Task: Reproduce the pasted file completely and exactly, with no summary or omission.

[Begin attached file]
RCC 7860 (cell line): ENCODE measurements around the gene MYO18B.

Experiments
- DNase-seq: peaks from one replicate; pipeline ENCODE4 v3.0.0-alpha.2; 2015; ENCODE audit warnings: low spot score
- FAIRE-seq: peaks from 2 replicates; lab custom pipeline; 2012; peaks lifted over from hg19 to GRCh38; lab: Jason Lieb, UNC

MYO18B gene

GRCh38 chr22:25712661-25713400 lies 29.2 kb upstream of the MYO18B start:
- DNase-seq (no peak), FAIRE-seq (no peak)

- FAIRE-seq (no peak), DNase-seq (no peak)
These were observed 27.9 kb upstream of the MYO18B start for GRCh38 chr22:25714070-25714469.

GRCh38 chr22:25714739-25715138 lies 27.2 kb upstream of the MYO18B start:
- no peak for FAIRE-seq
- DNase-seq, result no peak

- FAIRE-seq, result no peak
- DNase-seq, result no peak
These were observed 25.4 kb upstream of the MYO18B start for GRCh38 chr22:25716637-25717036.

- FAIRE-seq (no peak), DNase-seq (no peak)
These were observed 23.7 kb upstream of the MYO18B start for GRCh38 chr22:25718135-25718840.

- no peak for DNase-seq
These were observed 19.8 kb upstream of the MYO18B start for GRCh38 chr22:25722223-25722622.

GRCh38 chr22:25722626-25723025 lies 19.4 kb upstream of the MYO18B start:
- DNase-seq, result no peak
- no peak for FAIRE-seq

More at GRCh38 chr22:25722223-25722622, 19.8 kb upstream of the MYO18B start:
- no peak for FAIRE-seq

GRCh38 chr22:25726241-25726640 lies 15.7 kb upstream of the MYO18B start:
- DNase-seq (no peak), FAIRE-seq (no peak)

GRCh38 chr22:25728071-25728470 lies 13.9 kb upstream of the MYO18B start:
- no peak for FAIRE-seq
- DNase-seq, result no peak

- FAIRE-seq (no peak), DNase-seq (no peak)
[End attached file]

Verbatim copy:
RCC 7860 (cell line): ENCODE measurements around the gene MYO18B.

Experiments
- DNase-seq: peaks from one replicate; pipeline ENCODE4 v3.0.0-alpha.2; 2015; ENCODE audit warnings: low spot score
- FAIRE-seq: peaks from 2 replicates; lab custom pipeline; 2012; peaks lifted over from hg19 to GRCh38; lab: Jason Lieb, UNC

MYO18B gene

GRCh38 chr22:25712661-25713400 lies 29.2 kb upstream of the MYO18B start:
- DNase-seq (no peak), FAIRE-seq (no peak)

- FAIRE-seq (no peak), DNase-seq (no peak)
These were observed 27.9 kb upstream of the MYO18B start for GRCh38 chr22:25714070-25714469.

GRCh38 chr22:25714739-25715138 lies 27.2 kb upstream of the MYO18B start:
- no peak for FAIRE-seq
- DNase-seq, result no peak

- FAIRE-seq, result no peak
- DNase-seq, result no peak
These were observed 25.4 kb upstream of the MYO18B start for GRCh38 chr22:25716637-25717036.

- FAIRE-seq (no peak), DNase-seq (no peak)
These were observed 23.7 kb upstream of the MYO18B start for GRCh38 chr22:25718135-25718840.

- no peak for DNase-seq
These were observed 19.8 kb upstream of the MYO18B start for GRCh38 chr22:25722223-25722622.

GRCh38 chr22:25722626-25723025 lies 19.4 kb upstream of the MYO18B start:
- DNase-seq, result no peak
- no peak for FAIRE-seq

More at GRCh38 chr22:25722223-25722622, 19.8 kb upstream of the MYO18B start:
- no peak for FAIRE-seq

GRCh38 chr22:25726241-25726640 lies 15.7 kb upstream of the MYO18B start:
- DNase-seq (no peak), FAIRE-seq (no peak)

GRCh38 chr22:25728071-25728470 lies 13.9 kb upstream of the MYO18B start:
- no peak for FAIRE-seq
- DNase-seq, result no peak

- FAIRE-seq (no peak), DNase-seq (no peak)